As example, here's the cross section of the building I did, and you can see that the fold in the roof has been moved slightly down from the half-circle:


This drop came about as a result of wanting to keep the upper roof pitches at a certain amount, identical to the each pitches, and some fiddling with framing details at the fold area. I Hope this information proves useful. I think the result it gives is somewhat close to the 1:2, 2:1 method described earlier by another post.


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http://thecarpentryway.blogspot.com

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#18200 - 02/16/09 04:39 PM Re: Help a new fella out [Re: Chris Hall]
OurBarns1 Offline
Member

Registered: 03/17/08
Posts: 570
Loc: Cumberland County, Maine
Thanks Chris,

I think Housewright's original question about proportion of these roofs has been answered:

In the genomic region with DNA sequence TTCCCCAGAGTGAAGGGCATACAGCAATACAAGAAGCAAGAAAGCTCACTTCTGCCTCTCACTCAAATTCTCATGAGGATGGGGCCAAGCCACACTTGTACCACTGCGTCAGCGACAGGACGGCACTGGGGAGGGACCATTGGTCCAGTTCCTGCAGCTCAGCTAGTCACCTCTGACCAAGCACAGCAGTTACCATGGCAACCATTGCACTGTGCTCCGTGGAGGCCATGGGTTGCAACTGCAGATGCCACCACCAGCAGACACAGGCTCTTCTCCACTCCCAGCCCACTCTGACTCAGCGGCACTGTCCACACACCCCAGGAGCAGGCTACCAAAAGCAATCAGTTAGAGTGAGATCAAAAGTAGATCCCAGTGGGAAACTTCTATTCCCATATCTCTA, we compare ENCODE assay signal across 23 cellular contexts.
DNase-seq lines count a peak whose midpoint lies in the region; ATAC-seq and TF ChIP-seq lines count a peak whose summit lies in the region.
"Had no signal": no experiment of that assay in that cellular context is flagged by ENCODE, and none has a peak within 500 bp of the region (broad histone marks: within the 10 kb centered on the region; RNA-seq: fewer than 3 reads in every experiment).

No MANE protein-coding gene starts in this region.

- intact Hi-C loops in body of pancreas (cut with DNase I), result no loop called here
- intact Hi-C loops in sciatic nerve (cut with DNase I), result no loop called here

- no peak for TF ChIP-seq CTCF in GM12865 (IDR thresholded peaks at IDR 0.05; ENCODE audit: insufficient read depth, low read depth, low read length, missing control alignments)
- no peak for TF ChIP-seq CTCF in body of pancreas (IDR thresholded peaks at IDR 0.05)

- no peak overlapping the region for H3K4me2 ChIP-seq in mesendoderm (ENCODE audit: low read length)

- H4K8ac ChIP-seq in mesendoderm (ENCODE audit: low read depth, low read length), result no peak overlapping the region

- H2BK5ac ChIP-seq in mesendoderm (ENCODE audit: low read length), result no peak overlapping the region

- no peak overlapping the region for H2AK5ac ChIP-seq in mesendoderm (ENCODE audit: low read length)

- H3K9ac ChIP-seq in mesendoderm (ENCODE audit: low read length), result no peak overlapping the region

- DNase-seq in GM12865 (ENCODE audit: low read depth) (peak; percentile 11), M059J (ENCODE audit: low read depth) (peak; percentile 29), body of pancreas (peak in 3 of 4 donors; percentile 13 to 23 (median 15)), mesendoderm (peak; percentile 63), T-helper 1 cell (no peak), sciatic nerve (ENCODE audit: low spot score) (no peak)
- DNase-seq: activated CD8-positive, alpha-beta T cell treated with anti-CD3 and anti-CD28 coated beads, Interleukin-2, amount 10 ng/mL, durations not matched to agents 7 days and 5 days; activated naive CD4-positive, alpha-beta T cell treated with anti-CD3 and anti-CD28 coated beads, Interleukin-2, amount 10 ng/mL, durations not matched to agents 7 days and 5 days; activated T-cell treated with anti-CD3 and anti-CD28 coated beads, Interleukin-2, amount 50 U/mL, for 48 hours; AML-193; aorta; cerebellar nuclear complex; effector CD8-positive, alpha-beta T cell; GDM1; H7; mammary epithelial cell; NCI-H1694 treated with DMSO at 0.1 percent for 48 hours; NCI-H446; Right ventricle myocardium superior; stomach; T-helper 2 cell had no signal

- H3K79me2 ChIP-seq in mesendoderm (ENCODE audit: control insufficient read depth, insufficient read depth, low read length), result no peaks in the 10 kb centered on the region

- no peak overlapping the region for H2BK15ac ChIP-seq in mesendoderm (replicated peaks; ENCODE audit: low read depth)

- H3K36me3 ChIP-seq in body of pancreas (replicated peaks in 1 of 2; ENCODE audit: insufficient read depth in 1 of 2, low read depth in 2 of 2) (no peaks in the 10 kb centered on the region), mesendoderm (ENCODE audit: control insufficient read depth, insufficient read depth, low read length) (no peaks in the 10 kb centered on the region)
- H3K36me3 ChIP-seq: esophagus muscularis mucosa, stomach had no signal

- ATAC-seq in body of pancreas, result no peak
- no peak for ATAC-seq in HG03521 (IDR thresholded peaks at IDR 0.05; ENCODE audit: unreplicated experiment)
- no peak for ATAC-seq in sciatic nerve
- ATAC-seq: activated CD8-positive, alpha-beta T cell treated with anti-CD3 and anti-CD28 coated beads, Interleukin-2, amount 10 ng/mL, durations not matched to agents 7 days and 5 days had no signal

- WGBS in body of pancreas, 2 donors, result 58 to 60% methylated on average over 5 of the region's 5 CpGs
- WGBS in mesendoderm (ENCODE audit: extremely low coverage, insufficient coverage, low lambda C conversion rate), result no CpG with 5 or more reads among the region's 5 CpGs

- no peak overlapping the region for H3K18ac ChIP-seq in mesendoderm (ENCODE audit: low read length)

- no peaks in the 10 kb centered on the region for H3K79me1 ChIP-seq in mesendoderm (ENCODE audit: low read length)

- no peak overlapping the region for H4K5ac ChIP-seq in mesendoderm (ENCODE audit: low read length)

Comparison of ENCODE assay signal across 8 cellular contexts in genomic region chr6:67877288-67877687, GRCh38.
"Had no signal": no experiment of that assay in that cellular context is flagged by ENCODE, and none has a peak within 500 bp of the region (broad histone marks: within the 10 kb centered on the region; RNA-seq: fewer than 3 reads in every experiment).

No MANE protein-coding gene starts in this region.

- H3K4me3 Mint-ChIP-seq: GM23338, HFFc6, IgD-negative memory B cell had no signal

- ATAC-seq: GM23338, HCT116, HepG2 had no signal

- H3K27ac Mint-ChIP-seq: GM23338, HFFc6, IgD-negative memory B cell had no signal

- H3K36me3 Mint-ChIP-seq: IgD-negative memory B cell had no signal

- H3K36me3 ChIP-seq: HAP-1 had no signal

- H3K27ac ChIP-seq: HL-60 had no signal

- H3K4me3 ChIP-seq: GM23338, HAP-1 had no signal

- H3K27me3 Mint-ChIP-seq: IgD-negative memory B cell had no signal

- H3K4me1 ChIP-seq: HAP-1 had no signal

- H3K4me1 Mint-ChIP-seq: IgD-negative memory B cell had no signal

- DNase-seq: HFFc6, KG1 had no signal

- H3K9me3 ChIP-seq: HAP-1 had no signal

http://www.tfguild.org/forums/ubbthreads.php?ubb=showflat&Number=16234&page=3#Post16234

Proportion is all about balance, it seems. My two-to-one and then one-to-two "inverted" approach is one way to achieve balance, as is your half circle method... either way seems to produce a half octagon: 4 even-length segments (displayed as 4 roof slopes).

I'm always interested in proportion and balance or "the golden mean" (which you wrote about on your blog)... That's what makes a building.


Names are another matter. I think we all agree Gambrel is pretty well established in the trade--at least in the USA. Changing it is like renaming the claw hammer to "naildriver."

There are as many different hammer types out there as there are roof styles. You know, ball-peen, drilling, brick-layer's, etc... anyway, might be one of those things where it's just called one thing in French but another in English ???